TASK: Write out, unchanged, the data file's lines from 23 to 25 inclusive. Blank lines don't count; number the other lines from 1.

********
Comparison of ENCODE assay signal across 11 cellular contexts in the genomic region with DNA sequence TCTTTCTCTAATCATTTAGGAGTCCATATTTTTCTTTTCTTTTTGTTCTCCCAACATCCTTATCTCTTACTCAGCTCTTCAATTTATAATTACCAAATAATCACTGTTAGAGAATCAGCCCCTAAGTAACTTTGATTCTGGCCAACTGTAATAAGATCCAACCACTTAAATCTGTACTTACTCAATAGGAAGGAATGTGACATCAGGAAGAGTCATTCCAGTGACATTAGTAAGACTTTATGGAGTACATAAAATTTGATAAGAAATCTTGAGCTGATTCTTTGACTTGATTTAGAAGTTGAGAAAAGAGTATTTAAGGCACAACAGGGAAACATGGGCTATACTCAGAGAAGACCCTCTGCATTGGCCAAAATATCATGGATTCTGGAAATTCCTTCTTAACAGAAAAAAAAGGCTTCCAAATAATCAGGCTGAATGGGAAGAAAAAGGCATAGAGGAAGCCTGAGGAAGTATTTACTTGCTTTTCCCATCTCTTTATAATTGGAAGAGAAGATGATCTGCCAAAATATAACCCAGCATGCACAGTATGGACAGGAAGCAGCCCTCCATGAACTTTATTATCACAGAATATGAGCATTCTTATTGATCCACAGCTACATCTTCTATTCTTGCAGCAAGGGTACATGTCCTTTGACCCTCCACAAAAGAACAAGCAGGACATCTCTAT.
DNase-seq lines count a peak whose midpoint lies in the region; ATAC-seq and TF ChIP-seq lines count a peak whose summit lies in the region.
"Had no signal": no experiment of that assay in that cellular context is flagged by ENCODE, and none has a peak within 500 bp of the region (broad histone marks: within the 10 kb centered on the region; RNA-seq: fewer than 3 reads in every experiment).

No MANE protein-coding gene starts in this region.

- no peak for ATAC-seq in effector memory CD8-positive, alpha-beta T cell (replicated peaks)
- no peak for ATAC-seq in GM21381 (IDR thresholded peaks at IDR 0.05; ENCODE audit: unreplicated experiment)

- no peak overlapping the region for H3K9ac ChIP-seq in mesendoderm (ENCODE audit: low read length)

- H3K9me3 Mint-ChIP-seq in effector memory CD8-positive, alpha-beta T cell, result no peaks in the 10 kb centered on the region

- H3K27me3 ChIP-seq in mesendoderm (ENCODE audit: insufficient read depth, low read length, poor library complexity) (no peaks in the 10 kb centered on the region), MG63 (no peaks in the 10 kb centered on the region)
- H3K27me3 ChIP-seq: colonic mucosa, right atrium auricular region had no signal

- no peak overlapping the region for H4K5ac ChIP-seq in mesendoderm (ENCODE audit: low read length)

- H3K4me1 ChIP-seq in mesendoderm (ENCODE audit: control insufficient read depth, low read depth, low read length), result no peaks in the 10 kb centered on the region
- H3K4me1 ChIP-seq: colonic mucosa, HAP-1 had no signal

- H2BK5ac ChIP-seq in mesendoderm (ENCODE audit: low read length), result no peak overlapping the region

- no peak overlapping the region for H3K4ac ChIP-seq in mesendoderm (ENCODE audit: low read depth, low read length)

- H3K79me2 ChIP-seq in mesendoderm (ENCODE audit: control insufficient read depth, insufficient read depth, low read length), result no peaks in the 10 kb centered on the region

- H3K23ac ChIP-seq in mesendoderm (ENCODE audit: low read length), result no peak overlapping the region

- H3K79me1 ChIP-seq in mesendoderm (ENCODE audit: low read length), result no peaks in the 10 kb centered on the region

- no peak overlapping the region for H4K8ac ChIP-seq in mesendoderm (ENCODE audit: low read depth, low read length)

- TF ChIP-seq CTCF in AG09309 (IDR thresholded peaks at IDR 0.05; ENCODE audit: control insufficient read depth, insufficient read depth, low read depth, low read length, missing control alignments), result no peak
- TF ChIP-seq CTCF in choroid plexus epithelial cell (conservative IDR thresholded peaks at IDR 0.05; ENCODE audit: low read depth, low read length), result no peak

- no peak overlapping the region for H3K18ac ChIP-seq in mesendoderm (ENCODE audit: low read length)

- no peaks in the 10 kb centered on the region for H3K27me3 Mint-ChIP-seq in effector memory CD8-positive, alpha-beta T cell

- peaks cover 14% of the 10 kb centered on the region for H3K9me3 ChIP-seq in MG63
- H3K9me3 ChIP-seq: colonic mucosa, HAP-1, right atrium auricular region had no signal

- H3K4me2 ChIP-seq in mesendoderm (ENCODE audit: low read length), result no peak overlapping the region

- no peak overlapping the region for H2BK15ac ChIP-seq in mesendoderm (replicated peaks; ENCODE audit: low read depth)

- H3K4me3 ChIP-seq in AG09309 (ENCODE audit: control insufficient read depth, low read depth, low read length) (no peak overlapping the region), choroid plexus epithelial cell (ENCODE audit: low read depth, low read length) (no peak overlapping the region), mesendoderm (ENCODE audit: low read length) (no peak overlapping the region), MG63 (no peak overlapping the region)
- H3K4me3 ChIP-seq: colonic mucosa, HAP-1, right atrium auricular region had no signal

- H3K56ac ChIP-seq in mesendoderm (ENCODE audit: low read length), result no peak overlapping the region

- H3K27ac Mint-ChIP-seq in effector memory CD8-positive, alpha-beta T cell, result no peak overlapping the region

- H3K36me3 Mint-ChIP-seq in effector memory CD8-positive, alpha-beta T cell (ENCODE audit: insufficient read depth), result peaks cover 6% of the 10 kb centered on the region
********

- no peaks in the 10 kb centered on the region for H3K27me3 Mint-ChIP-seq in effector memory CD8-positive, alpha-beta T cell

- peaks cover 14% of the 10 kb centered on the region for H3K9me3 ChIP-seq in MG63
- H3K9me3 ChIP-seq: colonic mucosa, HAP-1, right atrium auricular region had no signal